How to choose a pruner: an expert explains

A group photo of our top-rated pruners, including Felco, Wolf-Garten, Fiskars and Greenworks products.
(Image credit: Future)

It’s no accident that the best pruners vary widely. Ranging from tiny pruning snips and sharp-bladed bypass pruners to powerful anvil pruners and loppers, this family of tools caters for all sorts of people, and for pretty much every plant or tree that’s likely to live in your yard or garden. 

Pruners are used for cutting work that can improve the health and appearance of plants. You can use them to prune a tree, deadhead flowers, take cuttings, or cut back excess foliage. 

The diversity of pruning shears is a good thing, but it means you’ll need to do some research before you go ahead and buy a pruner. In this guide, we’ll help you make the right choice by talking through the key decision factors that go into selecting a pruner – from size and pruner type to finer details such as the tool’s features and ease-of-maintenance. 

As well as offering our own team’s expertise, we’ll bring in some sage advice from Malcolm Walker, a Merchant specializing in Watering and Hand Tools at The Home Depot.

“Choosing the right pruner ensures clean cuts, minimizes damage to plants, and facilitates efficient maintenance of your landscape,” Malcolm notes.

The Home Depot Merchant, Malcolm Walker
Malcolm Walker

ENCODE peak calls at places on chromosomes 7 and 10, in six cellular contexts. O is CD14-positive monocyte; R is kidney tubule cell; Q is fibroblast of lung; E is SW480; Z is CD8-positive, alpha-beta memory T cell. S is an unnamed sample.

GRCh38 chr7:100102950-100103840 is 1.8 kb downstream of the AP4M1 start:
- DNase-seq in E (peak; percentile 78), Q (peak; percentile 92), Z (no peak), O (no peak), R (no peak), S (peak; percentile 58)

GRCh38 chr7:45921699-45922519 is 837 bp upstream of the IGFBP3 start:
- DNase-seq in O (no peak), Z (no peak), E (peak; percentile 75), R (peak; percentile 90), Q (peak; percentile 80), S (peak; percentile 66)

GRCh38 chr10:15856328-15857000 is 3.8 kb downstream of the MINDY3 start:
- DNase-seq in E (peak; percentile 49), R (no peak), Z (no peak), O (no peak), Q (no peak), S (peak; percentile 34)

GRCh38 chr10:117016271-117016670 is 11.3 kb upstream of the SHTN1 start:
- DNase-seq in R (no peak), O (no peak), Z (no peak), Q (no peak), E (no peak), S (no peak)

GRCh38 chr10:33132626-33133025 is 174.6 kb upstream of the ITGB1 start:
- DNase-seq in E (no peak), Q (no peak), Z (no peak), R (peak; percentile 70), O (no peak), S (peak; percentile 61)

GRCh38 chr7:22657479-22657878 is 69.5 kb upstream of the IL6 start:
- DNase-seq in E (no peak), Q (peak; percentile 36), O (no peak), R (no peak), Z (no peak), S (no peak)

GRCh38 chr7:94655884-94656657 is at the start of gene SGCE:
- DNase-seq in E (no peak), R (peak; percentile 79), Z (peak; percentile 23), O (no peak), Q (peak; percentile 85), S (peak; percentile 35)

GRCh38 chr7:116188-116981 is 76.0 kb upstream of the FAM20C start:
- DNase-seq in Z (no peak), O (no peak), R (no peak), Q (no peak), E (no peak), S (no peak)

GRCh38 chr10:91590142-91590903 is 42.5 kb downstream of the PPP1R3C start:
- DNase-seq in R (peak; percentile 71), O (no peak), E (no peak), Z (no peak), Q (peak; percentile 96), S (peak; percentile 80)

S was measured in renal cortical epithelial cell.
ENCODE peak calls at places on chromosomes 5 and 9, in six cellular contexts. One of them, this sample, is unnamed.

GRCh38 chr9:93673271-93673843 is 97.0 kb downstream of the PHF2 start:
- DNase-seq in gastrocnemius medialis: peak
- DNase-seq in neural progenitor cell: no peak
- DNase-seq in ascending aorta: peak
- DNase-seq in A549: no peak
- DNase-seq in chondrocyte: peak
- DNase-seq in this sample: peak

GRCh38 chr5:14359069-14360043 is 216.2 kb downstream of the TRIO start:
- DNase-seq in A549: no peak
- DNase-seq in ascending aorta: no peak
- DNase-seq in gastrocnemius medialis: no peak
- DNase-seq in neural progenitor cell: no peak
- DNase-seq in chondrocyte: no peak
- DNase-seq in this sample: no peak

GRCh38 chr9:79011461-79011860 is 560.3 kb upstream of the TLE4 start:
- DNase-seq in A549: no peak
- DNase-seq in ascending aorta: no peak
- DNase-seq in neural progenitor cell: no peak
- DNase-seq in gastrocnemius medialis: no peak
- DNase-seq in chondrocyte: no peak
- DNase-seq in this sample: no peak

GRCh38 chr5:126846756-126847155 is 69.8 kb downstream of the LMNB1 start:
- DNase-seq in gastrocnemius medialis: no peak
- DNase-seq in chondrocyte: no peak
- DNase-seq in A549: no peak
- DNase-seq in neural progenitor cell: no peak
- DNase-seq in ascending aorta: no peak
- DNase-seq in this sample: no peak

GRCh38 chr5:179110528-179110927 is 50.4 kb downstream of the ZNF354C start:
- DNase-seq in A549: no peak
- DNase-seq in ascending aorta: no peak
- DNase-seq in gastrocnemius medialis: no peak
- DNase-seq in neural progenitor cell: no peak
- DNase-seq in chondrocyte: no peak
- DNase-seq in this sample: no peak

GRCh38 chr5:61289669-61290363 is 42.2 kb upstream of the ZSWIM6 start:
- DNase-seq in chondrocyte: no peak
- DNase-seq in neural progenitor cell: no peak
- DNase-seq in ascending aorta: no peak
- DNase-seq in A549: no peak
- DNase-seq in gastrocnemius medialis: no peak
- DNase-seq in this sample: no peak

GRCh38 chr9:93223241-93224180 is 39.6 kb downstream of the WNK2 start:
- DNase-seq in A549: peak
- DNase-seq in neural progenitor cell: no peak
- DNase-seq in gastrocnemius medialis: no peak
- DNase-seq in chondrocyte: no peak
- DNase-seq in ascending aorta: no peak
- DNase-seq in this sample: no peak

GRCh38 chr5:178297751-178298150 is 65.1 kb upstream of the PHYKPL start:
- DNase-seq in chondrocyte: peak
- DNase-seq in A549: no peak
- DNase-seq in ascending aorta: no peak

Malcolm Walker is a Merchant specializing in Watering & Hand Tools at The Home Depot, with over twelve years of experience at the home and garden giant. A B.S. graduate of Florida Agricultural and Mechanical University, Malcolm has a deep knowledge of yard tools and their use. 

Before you use your new pruning shears, take a moment to read about the most common pruning mistakes, which can cause harm to plants, rather than producing the intended benefits.

How to choose a pruner

1. Consider what you'll be pruning

First, think about the types of plant or tree that you’ll use your new pruner to cut. How thick are the stems? And are the plants woody, tender or sinuous? Does your budget dictate that you need one pruner to cut the widest possible variety of plants? 

Once you’ve considered the plants that need pruning, you’ll be in a better position to select the right kind of pruner. There are several types of pruning shears (or secateurs, as they are known in Europe), as well as related tools such as loppers and pruning saws.

Bypass pruning shears such as the Felco No. 6 have sharp blades that cut material as they pass against each other, hence ‘bypass’. They tend to be good all-rounders, capable of cutting both plant stems and slender tree branches. 

Anvil pruning shears like the Wolf-Garten RSEN have one blade that’s sharp, for cutting; and one blade that’s broad and flat, for crushing. This makes them particularly well suited to cutting tough, sinuous plant stems and moderately hard tree branches. 

Pruning snips are the smallest type of pruner. They have two long, sharp blades, designed to help users precisely cut thin, tender plant stems. This type of pruner is ideal for deadheading flowers, and taking cuttings for propagation. A good example is the Fiskars SP13

Loppers are two-handed tools that work similarly to a bypass pruner or anvil pruner. Their design helps the user to generate enough leverage to cut through tough, relatively thick tree branches. We can recommend the reasonably-priced Fiskars PowerGear Anvil Lopper XS L31. A special type of lopper, called a pole lopper, uses a telescopic shaft and trigger-activated jaws to cut branches above head height.